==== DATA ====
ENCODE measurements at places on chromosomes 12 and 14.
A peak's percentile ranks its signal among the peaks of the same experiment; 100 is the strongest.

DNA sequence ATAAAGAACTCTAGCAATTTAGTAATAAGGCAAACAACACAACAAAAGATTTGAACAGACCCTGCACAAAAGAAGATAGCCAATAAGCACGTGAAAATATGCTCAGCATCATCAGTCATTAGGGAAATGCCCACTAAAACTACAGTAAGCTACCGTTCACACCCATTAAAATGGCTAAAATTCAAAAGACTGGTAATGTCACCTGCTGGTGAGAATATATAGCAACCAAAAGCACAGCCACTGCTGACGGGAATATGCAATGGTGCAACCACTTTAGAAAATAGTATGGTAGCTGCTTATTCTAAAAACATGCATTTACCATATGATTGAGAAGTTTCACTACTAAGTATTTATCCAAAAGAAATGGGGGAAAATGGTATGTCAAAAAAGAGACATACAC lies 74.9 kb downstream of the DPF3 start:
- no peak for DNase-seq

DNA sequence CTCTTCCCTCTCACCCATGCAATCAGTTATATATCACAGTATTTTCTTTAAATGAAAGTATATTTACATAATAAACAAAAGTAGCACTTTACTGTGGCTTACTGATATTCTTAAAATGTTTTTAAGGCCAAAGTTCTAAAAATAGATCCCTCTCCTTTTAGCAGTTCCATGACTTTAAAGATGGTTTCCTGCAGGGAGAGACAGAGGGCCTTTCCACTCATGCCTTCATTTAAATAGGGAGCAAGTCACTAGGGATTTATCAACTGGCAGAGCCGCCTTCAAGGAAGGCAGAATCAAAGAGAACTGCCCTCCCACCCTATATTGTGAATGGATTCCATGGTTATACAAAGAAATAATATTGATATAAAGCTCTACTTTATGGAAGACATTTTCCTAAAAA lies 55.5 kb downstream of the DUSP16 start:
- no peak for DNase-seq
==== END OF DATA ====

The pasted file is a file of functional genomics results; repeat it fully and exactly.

ENCODE measurements at places on chromosomes 12 and 14.
A peak's percentile ranks its signal among the peaks of the same experiment; 100 is the strongest.

DNA sequence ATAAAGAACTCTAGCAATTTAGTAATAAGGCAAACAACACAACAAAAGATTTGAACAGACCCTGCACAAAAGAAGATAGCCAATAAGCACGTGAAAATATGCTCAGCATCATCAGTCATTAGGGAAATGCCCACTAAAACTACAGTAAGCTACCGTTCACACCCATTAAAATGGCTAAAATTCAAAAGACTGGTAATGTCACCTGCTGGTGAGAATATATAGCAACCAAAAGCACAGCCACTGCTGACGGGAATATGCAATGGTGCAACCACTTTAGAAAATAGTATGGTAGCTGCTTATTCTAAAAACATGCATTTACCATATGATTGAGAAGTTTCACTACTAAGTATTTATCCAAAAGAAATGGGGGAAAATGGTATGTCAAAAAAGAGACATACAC lies 74.9 kb downstream of the DPF3 start:
- no peak for DNase-seq

DNA sequence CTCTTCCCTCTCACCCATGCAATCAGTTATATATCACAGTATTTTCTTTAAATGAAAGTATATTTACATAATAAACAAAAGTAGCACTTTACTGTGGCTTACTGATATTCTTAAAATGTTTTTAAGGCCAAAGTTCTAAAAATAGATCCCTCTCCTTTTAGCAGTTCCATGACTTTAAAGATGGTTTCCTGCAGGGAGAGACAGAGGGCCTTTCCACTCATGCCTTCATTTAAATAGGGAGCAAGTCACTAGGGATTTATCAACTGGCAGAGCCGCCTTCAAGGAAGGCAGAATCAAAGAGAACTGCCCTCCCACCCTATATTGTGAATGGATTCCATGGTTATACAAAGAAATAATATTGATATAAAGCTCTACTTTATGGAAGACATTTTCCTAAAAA lies 55.5 kb downstream of the DUSP16 start:
- no peak for DNase-seq